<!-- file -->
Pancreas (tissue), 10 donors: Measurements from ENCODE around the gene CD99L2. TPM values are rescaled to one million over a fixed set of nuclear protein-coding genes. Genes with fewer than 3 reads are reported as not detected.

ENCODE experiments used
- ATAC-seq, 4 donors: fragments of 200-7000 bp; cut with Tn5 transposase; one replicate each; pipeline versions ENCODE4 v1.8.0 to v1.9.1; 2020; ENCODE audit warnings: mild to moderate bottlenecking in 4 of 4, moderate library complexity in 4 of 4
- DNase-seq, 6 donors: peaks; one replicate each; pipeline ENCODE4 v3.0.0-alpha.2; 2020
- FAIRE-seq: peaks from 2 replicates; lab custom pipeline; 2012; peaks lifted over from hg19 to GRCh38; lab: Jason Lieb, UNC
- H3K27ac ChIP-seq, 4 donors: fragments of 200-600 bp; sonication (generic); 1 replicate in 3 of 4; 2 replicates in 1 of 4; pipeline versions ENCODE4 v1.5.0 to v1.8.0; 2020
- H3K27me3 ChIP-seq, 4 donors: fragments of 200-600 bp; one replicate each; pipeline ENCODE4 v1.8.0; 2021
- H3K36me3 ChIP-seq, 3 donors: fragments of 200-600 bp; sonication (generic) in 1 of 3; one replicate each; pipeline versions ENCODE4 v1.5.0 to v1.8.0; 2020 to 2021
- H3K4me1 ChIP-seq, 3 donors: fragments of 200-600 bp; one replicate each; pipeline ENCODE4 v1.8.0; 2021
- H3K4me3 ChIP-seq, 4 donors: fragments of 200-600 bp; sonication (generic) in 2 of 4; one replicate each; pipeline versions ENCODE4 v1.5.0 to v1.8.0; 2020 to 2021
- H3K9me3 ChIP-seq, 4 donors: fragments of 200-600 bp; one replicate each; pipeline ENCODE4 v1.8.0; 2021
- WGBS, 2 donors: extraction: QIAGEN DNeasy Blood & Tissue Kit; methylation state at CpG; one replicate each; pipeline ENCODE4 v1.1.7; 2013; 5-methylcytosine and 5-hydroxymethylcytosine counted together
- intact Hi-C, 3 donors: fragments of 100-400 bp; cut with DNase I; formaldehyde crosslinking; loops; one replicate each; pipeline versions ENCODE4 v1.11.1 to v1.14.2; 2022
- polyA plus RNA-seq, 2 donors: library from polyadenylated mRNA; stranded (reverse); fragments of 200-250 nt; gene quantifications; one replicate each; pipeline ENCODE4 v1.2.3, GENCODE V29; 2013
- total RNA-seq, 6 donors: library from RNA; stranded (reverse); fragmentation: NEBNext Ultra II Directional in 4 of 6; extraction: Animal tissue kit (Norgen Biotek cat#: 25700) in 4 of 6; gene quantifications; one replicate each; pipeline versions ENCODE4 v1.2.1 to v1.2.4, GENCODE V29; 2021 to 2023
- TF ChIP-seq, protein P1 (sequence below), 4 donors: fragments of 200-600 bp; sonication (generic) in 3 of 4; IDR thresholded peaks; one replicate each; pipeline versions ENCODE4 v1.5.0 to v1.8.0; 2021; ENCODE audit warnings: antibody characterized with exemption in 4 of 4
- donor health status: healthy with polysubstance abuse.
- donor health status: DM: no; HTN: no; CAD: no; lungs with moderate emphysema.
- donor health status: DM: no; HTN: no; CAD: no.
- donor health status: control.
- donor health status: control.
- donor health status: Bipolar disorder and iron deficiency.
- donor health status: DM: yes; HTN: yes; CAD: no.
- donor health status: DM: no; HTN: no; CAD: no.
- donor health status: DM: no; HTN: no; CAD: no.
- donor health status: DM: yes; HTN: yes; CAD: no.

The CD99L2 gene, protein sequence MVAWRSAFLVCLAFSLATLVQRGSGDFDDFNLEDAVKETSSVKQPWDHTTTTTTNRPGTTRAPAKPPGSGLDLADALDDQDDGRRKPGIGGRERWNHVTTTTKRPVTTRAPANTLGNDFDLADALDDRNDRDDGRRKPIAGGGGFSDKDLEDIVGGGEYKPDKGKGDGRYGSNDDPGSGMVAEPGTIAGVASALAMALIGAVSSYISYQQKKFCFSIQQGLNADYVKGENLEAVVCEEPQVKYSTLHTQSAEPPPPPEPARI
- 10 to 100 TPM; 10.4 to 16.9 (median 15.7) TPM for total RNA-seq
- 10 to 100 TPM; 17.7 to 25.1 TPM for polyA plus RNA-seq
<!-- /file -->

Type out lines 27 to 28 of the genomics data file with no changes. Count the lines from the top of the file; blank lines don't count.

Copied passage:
The CD99L2 gene, protein sequence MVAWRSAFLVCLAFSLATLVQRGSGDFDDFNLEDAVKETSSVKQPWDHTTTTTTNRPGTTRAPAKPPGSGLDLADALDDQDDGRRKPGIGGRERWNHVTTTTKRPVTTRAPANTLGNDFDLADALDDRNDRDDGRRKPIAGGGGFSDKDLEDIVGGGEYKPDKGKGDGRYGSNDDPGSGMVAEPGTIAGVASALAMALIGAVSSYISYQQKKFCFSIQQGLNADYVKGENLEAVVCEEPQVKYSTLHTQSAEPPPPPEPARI
- 10 to 100 TPM; 10.4 to 16.9 (median 15.7) TPM for total RNA-seq